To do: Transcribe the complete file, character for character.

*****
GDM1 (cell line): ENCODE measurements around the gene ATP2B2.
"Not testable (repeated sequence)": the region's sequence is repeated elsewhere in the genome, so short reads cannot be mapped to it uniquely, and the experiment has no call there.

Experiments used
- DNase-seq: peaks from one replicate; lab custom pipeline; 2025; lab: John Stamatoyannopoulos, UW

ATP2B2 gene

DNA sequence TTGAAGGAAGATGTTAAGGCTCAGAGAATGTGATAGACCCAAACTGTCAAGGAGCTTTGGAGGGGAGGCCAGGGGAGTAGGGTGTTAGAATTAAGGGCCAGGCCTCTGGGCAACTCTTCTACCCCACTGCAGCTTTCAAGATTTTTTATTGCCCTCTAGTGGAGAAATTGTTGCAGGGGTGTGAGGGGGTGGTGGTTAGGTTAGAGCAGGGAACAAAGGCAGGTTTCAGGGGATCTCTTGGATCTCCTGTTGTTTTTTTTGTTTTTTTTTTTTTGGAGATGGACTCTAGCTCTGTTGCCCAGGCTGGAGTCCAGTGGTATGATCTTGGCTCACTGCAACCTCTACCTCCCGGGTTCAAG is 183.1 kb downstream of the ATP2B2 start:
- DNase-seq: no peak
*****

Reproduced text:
GDM1 (cell line): ENCODE measurements around the gene ATP2B2.
"Not testable (repeated sequence)": the region's sequence is repeated elsewhere in the genome, so short reads cannot be mapped to it uniquely, and the experiment has no call there.

Experiments used
- DNase-seq: peaks from one replicate; lab custom pipeline; 2025; lab: John Stamatoyannopoulos, UW

ATP2B2 gene

DNA sequence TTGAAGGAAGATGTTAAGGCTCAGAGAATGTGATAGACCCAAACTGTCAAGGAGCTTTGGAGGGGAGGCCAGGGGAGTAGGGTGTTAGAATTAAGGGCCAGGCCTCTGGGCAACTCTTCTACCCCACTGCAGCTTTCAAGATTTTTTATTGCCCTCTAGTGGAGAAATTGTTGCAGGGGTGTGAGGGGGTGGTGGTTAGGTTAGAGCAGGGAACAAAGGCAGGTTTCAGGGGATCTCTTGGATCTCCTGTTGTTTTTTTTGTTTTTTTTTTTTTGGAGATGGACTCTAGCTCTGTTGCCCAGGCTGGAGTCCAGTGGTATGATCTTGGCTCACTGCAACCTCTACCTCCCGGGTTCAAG is 183.1 kb downstream of the ATP2B2 start:
- DNase-seq: no peak